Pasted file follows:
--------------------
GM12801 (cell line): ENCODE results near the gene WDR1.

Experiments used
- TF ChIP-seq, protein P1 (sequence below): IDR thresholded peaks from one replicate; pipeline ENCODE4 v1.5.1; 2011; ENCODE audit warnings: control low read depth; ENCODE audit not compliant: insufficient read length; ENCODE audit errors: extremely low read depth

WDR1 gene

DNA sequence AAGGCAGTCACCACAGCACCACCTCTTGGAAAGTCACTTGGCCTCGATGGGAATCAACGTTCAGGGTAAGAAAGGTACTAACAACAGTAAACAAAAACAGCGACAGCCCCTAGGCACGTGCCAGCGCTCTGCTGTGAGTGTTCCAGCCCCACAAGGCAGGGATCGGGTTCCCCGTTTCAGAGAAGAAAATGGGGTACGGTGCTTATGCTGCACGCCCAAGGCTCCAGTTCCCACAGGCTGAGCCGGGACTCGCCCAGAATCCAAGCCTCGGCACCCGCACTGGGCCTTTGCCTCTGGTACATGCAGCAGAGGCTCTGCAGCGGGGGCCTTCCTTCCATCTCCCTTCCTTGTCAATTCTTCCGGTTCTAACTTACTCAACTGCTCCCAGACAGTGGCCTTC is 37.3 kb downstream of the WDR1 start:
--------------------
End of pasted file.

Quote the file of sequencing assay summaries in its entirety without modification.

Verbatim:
GM12801 (cell line): ENCODE results near the gene WDR1.

Experiments used
- TF ChIP-seq, protein P1 (sequence below): IDR thresholded peaks from one replicate; pipeline ENCODE4 v1.5.1; 2011; ENCODE audit warnings: control low read depth; ENCODE audit not compliant: insufficient read length; ENCODE audit errors: extremely low read depth

WDR1 gene

DNA sequence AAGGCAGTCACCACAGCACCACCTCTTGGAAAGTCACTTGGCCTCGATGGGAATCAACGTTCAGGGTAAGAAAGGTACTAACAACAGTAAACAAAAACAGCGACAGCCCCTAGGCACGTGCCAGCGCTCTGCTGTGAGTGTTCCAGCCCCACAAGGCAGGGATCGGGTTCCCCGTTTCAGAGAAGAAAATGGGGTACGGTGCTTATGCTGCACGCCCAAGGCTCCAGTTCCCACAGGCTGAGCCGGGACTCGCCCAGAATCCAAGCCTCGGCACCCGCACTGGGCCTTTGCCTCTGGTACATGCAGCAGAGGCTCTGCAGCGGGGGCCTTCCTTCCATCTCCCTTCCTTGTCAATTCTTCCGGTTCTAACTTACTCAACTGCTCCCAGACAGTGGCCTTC is 37.3 kb downstream of the WDR1 start: